There is no doubt that prescription drugs, in particular oxycodone, methadone and vicodin, are becoming a very serious epidemic in the world of criminal justice. What many thought was just a basic pill to relieve pain, had come to the realization that these pills are sometimes just as addictive as cocaine or even heroin. The DEA has taken a heavy stance on this topic and has made a large indent in the amount of pain killing drugs that pharmacies are allowed to prescribe. They have raided pharmacies, destroyed businesses that “possibly” are corrupt and even pulled licenses for distributing companies that deliver these drugs to the hospitals and emergency rooms where they are needed most. It is estimated that nearly 20% of all prescribed drugs are used for non-medical reasons (NLM). This means that individuals who are not prescribed are somehow attaining these narcotics and using them to mix with alcohol, take alone, or take for the simple pleasure of an altered consciousness.
The DEA has been using a zero tolerance form of law enforcement against producers and pharmacies. They have investigated harder than ever and only account for less than two percent of all drug possession charges. Among many of the cases they have dug into is the investigation and pulling of Cardinal Health’s license to distribute drugs to four different pharmacies throughout Florida. Because of a sudden spike of delivered drugs to these pharmacies, the DEA quickly hopped on the case and investigated. They have no evidence as to charge, however they do have probable cause to pull the license. The company is quite upset about the situation because they do not directly deal with the actual prescriptions; instead they simply deliver how many pills are ordered from the pharmacy. This seems like a bit of “nervous decision making” by the DEA, however I would imagine that the public and citizens of the area expect nothing but to allow a proper investigation into the spike of prescriptions. Here is an article/video that help explains a little more about abused prescription drugs.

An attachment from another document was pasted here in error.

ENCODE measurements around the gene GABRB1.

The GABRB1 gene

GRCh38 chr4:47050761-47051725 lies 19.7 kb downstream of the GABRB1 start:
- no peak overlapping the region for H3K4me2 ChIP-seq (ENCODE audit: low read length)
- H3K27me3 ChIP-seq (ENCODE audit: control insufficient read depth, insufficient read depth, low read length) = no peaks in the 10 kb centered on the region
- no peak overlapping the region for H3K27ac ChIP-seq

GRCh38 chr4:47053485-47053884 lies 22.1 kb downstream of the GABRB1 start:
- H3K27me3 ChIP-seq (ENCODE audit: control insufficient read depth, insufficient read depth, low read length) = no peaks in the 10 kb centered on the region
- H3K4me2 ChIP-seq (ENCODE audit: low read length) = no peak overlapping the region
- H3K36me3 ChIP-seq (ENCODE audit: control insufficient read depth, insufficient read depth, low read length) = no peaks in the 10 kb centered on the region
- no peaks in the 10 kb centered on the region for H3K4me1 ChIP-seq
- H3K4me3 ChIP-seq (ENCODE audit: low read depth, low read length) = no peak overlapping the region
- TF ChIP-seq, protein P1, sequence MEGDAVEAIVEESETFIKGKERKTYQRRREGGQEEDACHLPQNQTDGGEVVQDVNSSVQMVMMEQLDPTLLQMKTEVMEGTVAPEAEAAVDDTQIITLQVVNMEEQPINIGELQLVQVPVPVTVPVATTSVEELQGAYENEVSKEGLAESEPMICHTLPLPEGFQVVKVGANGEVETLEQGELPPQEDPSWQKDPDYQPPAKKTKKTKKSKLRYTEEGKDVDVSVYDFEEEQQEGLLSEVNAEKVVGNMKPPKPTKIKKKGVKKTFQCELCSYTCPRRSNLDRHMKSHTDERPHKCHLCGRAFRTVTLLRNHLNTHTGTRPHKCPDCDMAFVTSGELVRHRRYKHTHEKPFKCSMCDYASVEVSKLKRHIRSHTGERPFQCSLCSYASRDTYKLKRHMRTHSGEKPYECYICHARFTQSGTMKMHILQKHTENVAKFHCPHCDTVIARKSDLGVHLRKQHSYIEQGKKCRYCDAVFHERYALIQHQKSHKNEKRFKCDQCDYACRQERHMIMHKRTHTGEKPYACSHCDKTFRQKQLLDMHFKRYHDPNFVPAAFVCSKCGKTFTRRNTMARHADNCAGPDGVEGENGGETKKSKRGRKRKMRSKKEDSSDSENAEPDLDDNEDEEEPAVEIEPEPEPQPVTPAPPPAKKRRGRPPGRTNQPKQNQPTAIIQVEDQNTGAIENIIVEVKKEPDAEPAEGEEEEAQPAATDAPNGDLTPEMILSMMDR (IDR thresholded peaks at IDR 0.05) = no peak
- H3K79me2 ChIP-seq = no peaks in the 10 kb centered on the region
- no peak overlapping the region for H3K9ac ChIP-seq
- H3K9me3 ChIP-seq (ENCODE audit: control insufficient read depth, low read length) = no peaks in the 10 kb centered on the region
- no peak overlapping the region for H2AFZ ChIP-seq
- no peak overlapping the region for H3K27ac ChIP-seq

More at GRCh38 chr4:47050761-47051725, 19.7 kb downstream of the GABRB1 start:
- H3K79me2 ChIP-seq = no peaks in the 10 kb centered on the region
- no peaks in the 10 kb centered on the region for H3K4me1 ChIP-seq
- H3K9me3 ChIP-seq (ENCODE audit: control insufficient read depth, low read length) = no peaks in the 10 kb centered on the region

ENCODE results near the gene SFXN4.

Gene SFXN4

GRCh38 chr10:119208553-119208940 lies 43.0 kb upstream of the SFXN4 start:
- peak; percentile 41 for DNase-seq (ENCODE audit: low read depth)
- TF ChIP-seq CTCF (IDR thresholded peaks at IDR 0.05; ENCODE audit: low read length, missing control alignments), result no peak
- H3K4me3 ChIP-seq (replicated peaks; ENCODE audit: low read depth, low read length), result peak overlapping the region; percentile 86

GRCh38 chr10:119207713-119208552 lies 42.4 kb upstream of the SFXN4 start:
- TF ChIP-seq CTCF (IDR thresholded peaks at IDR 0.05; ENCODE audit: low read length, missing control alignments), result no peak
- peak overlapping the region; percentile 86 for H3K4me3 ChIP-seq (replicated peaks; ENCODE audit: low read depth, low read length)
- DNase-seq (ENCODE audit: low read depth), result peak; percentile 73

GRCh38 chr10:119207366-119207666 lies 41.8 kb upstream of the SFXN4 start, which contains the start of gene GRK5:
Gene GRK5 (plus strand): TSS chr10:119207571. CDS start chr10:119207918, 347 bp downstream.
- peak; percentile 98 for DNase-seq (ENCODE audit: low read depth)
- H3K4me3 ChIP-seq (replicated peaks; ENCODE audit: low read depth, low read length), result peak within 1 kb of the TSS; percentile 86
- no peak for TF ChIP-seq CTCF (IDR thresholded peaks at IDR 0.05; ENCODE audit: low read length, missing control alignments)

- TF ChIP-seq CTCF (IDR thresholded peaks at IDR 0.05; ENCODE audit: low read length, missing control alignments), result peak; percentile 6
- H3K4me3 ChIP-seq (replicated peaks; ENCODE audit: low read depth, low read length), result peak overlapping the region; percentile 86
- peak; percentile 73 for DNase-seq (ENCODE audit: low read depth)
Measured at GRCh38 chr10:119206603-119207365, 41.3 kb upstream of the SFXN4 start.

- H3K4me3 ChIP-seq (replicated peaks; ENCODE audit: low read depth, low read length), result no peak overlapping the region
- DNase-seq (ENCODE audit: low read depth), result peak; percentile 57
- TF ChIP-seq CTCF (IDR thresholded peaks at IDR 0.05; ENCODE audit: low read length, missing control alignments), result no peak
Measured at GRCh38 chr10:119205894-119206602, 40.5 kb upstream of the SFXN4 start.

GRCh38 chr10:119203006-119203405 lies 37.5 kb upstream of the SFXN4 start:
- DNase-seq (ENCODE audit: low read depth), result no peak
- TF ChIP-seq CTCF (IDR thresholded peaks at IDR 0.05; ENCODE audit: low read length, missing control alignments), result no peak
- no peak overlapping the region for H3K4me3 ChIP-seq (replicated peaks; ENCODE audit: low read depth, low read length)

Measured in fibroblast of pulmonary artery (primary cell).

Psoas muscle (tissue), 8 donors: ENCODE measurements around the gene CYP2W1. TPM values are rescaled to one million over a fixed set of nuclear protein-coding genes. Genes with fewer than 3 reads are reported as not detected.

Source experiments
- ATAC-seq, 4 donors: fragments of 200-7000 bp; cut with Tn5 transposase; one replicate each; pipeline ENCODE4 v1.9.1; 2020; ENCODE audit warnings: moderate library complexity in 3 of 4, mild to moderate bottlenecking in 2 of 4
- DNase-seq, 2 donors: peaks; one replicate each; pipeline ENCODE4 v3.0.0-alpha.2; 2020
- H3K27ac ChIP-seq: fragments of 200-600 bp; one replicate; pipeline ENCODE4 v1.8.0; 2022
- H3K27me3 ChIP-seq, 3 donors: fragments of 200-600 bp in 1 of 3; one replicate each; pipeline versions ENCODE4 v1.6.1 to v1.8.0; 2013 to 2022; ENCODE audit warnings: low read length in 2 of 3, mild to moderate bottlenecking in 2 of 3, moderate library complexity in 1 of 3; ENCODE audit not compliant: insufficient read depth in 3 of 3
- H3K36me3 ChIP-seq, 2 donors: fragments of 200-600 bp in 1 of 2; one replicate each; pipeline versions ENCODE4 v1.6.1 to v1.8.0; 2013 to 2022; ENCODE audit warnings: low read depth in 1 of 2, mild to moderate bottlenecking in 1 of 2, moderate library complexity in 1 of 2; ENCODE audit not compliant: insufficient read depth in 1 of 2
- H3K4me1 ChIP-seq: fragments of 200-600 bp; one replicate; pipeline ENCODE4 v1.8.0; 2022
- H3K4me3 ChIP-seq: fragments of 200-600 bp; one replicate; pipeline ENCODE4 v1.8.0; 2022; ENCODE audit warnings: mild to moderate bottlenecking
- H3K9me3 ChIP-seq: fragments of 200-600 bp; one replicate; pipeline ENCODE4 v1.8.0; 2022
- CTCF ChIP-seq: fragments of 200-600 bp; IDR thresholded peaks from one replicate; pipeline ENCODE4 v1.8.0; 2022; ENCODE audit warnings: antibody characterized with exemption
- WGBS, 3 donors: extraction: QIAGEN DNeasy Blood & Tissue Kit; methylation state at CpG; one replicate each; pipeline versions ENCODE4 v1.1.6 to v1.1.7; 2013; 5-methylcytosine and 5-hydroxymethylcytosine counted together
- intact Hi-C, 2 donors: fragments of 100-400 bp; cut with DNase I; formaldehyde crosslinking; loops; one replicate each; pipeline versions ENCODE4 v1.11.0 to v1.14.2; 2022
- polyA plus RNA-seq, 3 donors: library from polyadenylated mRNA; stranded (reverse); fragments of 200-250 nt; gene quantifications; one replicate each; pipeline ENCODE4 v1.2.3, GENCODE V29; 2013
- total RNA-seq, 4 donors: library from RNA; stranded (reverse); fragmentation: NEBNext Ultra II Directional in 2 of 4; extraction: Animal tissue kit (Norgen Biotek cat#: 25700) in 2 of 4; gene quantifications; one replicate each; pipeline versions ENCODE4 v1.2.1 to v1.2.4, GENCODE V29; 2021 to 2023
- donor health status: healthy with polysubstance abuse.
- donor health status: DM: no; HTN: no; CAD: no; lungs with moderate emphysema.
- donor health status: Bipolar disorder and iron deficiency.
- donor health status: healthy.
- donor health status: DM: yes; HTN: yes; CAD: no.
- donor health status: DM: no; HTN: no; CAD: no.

If the prescription drug abuse in America continues to worsen, I feel as though it could be an issue that may need to be addressed such as street drugs like marijuana, cocaine or heroin. As the video mentioned, prescription drugs are becoming easier and easier to abuse because of their abundance throughout families’ households. They are beginning to enter society at a younger age, making the younger generation susceptible to the drugs. With law enforcement agencies and federal agencies teaming up, I feel as though they should be able to quickly clean the abuse problem. The programs that are implanted to help rid prescription drugs are being used rapidly and have shown somewhat positive results. Offering different alternatives to ridding of left over prescription drugs will allow households to be closer to a drug free home. The programs are innovative are beginning to address the problem more seriously. According to the National Vital Statistics System, prescription drugs are an epidemic that should be assessed. This topic is quite interesting and I feel it